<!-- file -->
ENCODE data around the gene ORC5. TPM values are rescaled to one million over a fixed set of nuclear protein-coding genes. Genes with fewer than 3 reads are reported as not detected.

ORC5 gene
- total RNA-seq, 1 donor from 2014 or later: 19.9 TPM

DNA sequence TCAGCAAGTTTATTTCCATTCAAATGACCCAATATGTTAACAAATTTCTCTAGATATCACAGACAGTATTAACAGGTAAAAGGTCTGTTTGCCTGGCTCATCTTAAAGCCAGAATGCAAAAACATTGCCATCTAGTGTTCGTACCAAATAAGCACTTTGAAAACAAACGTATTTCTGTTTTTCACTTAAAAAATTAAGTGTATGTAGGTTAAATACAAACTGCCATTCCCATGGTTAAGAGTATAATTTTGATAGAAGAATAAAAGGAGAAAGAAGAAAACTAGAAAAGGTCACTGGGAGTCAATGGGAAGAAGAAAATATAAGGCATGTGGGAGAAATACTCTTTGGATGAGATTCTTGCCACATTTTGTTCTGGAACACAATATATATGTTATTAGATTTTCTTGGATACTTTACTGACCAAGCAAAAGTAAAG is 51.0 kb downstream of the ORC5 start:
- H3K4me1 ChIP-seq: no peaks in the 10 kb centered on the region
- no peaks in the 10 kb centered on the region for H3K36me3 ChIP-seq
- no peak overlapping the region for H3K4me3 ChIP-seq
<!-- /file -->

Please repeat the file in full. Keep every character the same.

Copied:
ENCODE data around the gene ORC5. TPM values are rescaled to one million over a fixed set of nuclear protein-coding genes. Genes with fewer than 3 reads are reported as not detected.

ORC5 gene
- total RNA-seq, 1 donor from 2014 or later: 19.9 TPM

DNA sequence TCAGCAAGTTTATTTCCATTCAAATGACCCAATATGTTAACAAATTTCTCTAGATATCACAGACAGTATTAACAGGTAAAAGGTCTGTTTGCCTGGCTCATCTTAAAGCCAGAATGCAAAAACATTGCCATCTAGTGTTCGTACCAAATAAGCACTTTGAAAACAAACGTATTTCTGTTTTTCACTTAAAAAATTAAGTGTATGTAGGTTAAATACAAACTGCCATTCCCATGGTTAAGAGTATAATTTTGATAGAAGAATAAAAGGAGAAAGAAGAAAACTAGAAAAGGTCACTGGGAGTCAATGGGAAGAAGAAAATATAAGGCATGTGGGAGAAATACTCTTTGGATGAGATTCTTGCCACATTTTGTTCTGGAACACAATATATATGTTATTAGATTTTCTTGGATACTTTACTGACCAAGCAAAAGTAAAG is 51.0 kb downstream of the ORC5 start:
- H3K4me1 ChIP-seq: no peaks in the 10 kb centered on the region
- no peaks in the 10 kb centered on the region for H3K36me3 ChIP-seq
- no peak overlapping the region for H3K4me3 ChIP-seq